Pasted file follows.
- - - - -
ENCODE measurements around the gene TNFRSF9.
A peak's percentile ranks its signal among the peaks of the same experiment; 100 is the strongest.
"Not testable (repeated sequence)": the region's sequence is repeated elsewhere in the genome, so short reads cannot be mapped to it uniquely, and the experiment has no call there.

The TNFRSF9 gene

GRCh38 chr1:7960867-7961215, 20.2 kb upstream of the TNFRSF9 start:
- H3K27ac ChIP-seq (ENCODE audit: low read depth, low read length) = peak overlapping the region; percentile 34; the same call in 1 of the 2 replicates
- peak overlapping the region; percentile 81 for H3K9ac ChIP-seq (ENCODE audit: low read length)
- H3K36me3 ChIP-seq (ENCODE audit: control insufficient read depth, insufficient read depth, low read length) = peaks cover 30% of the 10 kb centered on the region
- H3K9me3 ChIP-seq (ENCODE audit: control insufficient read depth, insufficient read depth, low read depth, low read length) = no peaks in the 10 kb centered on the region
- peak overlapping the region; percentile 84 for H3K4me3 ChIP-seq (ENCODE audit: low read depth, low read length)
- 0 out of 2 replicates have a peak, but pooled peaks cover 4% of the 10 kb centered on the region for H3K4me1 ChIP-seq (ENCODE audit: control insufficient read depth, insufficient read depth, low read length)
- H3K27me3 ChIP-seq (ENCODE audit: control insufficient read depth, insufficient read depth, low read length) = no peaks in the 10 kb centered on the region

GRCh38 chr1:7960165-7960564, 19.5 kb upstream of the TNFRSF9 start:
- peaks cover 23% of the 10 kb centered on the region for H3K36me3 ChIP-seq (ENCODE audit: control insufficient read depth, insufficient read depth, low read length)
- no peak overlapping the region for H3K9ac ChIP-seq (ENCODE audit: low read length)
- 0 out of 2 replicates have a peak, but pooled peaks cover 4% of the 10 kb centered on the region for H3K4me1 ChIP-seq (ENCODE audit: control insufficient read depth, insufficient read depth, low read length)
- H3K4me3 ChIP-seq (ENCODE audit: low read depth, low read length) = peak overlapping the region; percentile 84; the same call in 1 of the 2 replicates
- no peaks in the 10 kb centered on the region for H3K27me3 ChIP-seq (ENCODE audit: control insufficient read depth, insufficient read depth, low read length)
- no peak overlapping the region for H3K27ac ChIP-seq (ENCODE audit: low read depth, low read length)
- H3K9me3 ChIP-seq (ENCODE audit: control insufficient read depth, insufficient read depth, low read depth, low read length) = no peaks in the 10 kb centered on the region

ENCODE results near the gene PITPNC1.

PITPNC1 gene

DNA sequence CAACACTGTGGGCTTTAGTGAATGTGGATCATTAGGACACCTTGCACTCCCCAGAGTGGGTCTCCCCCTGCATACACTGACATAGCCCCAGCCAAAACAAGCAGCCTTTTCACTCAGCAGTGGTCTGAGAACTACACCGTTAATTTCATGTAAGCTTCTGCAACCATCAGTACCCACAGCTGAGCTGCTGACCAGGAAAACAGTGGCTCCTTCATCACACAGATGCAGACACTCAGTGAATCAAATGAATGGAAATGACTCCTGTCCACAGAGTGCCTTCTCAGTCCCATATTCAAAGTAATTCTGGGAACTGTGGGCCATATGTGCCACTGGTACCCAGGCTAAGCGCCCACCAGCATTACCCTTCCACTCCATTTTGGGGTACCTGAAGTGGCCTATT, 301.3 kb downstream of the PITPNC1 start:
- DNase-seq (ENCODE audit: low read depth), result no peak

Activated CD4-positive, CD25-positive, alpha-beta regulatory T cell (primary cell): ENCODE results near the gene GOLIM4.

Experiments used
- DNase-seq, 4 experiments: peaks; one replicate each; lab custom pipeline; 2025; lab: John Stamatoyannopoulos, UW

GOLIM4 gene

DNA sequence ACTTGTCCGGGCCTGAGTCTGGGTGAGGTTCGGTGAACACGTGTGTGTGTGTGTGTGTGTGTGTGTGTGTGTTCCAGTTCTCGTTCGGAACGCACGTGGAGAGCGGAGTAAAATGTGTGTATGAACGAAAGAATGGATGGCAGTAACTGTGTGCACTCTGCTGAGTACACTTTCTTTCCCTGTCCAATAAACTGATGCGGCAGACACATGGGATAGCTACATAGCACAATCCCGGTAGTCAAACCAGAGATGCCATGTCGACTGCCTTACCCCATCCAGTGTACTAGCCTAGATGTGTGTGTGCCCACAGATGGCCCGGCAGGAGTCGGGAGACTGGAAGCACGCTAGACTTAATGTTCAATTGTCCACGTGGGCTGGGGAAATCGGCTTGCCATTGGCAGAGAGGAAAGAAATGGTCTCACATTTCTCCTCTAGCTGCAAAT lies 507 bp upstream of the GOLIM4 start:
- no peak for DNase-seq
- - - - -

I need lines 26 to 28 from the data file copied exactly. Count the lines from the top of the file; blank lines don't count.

Experiments used
- DNase-seq, 4 experiments: peaks; one replicate each; lab custom pipeline; 2025; lab: John Stamatoyannopoulos, UW

GOLIM4 gene